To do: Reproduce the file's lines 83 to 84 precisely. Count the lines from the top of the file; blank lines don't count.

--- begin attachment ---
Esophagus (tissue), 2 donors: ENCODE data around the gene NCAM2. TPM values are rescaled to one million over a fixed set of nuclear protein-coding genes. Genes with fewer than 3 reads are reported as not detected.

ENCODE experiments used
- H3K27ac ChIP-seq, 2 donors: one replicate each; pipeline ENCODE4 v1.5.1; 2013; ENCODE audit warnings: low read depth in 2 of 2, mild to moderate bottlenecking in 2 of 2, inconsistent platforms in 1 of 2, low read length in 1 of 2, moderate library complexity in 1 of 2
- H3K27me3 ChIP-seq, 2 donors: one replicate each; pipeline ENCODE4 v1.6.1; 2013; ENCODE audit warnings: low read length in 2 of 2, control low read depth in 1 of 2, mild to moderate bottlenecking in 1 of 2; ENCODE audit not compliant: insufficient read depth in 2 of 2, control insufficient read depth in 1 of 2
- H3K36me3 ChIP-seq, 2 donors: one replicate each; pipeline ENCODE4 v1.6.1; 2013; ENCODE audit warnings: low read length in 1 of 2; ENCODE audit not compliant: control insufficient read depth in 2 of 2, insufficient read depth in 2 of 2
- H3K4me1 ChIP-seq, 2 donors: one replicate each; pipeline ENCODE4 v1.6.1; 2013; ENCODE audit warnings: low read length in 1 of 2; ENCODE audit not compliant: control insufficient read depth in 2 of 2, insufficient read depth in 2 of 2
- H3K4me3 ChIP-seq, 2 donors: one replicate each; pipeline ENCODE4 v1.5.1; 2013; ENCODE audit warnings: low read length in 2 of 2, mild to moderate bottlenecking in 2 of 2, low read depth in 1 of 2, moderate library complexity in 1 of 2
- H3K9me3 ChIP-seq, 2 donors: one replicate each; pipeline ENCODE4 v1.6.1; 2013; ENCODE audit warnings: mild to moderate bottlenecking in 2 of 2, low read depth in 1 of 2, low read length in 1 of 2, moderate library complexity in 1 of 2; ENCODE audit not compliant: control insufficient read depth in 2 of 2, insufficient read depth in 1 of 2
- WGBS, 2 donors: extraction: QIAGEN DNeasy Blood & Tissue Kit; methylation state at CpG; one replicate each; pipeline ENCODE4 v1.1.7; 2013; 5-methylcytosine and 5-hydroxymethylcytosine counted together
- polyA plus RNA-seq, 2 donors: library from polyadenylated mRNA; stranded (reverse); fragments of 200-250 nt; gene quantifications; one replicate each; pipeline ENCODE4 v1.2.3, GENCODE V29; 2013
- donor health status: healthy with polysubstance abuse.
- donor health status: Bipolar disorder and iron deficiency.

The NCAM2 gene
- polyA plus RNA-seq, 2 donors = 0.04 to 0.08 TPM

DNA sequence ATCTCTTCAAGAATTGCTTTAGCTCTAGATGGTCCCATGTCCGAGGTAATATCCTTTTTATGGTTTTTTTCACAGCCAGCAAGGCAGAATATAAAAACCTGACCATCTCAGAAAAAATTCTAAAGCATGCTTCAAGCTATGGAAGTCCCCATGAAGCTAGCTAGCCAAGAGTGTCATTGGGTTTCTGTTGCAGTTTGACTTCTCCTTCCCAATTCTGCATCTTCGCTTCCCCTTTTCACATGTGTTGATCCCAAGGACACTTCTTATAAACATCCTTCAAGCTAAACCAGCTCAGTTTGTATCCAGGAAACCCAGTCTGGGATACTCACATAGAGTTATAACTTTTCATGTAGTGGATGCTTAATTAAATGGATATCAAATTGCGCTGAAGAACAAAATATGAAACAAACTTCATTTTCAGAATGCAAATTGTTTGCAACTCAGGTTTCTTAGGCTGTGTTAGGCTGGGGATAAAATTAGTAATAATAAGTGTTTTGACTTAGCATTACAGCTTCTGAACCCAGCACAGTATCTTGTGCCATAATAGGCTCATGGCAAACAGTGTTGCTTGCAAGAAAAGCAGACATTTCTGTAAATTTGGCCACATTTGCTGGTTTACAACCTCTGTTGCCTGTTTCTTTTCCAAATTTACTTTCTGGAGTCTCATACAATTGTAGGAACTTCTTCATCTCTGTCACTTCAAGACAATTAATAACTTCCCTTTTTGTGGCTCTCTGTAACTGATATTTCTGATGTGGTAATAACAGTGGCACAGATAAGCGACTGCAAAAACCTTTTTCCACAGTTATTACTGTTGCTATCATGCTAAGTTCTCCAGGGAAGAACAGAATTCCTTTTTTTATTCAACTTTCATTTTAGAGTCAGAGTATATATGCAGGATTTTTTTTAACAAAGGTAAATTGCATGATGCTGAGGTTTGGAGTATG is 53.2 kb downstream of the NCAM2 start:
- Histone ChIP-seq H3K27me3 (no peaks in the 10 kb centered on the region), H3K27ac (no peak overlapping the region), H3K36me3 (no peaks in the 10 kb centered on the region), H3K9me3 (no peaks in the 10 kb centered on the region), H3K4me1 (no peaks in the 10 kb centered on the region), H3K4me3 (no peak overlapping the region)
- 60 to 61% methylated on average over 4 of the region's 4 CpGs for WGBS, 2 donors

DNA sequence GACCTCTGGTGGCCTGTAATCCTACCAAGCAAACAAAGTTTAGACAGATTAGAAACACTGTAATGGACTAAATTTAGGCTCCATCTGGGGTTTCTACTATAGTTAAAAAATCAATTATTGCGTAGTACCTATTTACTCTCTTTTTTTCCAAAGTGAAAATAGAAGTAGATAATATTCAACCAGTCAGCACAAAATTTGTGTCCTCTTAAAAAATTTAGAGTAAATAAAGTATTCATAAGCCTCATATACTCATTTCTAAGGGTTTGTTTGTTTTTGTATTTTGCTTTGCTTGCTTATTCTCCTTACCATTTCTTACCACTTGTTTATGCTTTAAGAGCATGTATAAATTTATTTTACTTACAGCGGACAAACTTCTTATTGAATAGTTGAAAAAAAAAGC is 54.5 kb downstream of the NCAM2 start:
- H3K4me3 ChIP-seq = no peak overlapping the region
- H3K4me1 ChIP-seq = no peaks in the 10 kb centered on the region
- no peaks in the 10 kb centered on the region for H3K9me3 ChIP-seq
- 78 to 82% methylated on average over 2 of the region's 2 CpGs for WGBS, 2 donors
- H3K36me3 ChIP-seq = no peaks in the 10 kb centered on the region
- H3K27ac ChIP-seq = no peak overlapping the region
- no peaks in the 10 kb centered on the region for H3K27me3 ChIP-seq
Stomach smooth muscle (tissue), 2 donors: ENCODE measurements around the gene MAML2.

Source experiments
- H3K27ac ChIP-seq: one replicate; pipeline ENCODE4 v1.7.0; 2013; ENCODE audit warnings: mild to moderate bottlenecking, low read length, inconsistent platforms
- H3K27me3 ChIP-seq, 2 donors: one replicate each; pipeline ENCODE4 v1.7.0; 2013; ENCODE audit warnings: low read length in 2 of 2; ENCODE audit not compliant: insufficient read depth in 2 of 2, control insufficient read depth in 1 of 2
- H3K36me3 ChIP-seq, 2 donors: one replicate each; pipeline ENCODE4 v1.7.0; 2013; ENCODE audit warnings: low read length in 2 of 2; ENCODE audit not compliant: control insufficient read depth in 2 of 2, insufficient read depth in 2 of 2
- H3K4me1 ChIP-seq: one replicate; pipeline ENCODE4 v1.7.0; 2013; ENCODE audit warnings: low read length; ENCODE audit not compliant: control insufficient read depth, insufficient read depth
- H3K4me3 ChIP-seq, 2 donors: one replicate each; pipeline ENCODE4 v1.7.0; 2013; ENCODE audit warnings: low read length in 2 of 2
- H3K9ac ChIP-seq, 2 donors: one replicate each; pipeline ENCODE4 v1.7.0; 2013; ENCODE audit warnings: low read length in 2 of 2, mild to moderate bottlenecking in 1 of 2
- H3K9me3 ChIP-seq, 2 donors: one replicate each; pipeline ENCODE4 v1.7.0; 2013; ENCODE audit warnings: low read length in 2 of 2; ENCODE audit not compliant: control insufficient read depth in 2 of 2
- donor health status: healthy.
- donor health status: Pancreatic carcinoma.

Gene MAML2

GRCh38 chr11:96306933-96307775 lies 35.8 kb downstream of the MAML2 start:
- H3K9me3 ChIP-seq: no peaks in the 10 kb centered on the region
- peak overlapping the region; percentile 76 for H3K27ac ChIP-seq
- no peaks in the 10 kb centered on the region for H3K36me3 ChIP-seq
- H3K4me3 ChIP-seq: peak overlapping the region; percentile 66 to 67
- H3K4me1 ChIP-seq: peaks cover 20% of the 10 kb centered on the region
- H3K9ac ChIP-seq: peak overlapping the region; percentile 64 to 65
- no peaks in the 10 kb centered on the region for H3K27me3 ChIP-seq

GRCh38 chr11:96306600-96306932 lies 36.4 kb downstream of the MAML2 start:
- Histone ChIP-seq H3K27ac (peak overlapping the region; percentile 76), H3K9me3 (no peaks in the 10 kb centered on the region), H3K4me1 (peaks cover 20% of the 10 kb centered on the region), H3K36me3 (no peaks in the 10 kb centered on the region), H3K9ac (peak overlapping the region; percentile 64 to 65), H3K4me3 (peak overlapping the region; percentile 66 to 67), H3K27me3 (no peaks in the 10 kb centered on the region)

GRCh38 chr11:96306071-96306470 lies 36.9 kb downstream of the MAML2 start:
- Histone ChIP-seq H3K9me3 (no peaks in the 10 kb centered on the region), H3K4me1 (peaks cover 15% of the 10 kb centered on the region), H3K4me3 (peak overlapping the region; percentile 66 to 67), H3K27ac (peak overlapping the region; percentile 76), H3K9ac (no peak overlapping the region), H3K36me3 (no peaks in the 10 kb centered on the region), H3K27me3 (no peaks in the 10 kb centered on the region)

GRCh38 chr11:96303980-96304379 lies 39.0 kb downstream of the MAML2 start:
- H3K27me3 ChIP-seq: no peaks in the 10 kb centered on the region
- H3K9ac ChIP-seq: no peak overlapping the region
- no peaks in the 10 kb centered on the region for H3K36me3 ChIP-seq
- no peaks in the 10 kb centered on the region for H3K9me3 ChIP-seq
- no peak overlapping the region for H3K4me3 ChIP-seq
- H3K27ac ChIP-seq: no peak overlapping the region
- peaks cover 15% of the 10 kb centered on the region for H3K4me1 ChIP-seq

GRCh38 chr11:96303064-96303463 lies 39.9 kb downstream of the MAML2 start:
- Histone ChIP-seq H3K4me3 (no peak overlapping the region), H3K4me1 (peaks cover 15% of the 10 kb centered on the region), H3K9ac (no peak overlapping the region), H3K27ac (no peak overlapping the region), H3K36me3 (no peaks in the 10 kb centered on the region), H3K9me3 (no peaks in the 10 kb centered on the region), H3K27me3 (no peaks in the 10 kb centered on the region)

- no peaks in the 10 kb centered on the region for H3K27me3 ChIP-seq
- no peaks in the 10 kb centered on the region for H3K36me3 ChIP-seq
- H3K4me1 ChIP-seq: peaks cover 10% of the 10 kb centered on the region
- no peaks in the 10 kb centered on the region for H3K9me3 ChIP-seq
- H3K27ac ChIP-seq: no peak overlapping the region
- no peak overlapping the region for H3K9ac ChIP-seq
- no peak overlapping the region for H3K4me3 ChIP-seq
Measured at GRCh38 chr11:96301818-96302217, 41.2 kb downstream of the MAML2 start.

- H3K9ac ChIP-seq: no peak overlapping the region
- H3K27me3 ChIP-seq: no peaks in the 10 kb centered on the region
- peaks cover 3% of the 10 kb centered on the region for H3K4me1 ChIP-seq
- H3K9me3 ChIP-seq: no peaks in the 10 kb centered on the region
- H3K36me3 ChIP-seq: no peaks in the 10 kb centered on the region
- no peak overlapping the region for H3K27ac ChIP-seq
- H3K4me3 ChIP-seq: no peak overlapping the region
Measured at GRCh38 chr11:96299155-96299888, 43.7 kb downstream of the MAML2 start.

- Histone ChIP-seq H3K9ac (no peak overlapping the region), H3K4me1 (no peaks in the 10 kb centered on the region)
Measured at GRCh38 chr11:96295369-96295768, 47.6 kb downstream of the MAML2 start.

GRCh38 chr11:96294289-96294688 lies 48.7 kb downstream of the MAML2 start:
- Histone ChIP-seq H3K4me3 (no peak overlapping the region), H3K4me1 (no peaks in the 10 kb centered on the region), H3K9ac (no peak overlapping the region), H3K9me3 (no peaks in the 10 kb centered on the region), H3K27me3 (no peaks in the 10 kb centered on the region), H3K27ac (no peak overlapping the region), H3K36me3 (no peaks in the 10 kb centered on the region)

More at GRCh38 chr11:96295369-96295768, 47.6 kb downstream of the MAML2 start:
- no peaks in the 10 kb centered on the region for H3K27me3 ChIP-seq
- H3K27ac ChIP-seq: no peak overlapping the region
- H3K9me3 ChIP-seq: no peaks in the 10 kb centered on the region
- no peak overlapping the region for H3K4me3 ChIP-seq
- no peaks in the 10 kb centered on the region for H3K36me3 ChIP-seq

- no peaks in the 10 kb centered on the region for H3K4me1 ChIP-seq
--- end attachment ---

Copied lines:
- H3K9me3 ChIP-seq: no peaks in the 10 kb centered on the region
- no peak overlapping the region for H3K4me3 ChIP-seq